Write” The Log (Salem State College) 20 February 1973.
Day Black Manifesto of Salem State College was prepared by the Afro-American
Society and reviewed by the institution's administration, faculty,
and staff, who met for 10 hours with the organization and created
official statements to the points in the Manifesto. The Afro-American
Society was to issue their response to those statements on this date.
Afro-American Society. The Valentine's Day Black Manifesto of Salem
State College. February 14, 1973. Salem State College Archives, Salem,
"We are angy!"
begins the protest document created by students in the wake of a mock
"slave auction" held at one of the dorms at Salem State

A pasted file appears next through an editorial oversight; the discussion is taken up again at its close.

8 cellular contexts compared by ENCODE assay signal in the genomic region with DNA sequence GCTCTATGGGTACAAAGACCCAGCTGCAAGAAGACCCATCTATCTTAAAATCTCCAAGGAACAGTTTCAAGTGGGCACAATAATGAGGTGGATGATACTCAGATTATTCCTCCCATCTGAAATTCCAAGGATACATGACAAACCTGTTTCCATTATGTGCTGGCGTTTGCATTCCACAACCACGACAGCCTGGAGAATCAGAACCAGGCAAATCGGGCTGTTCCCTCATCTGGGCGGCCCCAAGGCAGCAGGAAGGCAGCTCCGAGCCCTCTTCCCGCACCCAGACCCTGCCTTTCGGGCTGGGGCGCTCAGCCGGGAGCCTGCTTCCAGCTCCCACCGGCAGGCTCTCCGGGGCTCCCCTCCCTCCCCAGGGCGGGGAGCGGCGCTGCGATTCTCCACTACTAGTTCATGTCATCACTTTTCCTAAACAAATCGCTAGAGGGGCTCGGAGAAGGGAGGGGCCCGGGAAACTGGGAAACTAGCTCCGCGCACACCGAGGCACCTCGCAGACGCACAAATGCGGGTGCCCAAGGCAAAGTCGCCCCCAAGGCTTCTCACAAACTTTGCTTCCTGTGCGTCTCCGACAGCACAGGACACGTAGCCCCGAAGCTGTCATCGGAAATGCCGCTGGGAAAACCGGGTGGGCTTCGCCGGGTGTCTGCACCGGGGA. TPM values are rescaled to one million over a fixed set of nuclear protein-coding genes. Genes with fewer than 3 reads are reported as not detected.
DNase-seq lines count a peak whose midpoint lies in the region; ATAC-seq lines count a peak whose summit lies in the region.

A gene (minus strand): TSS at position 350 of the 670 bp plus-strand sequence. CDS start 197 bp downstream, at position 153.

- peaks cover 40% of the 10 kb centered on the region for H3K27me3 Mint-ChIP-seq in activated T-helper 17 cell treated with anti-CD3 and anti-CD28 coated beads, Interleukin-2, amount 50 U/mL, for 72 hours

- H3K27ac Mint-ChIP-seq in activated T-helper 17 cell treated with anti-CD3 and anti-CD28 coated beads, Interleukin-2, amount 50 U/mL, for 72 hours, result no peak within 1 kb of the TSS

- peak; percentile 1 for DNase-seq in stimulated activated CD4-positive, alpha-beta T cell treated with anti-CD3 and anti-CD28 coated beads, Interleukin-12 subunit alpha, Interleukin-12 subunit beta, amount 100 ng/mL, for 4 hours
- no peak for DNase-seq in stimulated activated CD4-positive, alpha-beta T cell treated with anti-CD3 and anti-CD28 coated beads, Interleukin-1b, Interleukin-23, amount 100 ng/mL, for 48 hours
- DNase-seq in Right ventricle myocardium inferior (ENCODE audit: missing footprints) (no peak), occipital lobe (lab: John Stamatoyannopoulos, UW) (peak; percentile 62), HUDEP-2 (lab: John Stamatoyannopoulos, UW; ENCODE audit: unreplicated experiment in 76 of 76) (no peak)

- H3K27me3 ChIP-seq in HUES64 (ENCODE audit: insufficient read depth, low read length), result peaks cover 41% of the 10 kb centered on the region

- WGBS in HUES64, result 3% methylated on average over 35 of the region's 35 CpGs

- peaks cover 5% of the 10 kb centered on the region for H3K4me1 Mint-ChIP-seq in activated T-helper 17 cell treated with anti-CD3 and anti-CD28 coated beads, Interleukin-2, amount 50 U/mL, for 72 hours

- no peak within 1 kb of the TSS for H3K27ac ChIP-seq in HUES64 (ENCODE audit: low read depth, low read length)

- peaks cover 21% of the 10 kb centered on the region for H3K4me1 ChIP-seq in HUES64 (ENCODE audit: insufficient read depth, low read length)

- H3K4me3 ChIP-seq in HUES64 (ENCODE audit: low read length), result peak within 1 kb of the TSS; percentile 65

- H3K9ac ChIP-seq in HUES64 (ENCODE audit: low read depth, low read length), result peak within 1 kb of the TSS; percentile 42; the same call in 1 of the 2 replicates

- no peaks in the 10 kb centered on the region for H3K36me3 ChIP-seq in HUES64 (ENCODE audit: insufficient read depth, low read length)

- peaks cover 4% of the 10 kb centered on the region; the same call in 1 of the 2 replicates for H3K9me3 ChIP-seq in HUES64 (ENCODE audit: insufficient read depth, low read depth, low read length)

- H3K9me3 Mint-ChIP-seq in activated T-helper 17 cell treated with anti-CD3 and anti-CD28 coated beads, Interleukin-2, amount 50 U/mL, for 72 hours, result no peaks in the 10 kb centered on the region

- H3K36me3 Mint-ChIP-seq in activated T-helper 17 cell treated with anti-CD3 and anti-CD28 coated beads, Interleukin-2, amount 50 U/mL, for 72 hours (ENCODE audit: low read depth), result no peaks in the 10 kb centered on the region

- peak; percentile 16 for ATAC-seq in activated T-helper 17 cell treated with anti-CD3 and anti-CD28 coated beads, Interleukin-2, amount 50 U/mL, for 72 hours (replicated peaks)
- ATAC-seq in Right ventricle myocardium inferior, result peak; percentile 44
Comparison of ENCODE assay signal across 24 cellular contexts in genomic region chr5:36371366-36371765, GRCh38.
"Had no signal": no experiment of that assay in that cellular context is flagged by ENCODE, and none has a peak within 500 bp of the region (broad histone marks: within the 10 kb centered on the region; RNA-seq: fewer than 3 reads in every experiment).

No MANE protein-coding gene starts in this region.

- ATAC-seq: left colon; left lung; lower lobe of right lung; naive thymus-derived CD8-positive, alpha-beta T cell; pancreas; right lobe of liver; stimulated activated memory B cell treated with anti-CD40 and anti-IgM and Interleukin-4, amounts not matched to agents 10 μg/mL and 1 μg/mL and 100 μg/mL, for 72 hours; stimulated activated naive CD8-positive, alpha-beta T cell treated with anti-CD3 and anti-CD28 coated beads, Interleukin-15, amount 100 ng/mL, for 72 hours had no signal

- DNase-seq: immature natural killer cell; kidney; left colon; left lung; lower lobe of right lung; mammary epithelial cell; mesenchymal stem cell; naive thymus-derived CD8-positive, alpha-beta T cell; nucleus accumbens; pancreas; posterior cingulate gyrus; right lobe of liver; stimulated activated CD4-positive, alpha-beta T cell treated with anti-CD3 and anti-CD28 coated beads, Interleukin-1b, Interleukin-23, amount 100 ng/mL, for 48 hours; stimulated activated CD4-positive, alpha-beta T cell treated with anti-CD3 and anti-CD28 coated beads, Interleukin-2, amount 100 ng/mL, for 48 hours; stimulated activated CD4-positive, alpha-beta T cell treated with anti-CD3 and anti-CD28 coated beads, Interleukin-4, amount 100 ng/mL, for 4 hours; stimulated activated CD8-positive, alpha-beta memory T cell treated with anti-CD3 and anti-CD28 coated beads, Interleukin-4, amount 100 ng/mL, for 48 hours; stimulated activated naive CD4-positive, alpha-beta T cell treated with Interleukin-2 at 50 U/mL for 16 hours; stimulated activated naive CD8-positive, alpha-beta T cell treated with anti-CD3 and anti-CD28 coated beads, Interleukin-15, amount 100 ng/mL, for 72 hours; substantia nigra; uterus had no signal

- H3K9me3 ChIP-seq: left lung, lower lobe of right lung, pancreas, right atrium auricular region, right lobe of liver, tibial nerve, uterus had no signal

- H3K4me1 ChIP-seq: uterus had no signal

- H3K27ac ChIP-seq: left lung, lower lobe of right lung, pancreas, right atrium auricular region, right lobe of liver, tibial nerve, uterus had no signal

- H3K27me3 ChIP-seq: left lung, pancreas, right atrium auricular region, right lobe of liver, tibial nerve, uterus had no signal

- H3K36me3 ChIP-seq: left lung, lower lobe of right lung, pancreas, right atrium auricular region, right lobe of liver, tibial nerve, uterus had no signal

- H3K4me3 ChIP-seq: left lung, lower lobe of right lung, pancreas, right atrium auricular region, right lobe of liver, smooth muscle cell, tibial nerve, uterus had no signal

College. The resulting manuscript includes a series of demands by
the protesters, and the response by the Student Government Association,
Faculty, and college administration.
White, Steve and
Dan Knox. “Score: Afro-Am $12,000 / Everyone Else: 0 ”The
Log (Salem State College) 24 October 1972.
White and Knox
write that, "We feel that it is time that the blacks on campus
start getting treated equally and not superior than everyone else."
In support of their complaint, they cite statistics about the relative
numbers of black students on campus and budget allocations for the
Afro Am Society and other organizations. Another article on the same
opinion page, "Log Letters," by Judi Taylor overviews the
Afro-American Society mission, organization, and their budget allocations.
listed below are available on microfilm at the Salem Public Library.
Vote March on Gov. Wallace as Blame for Bombing of 4 Children”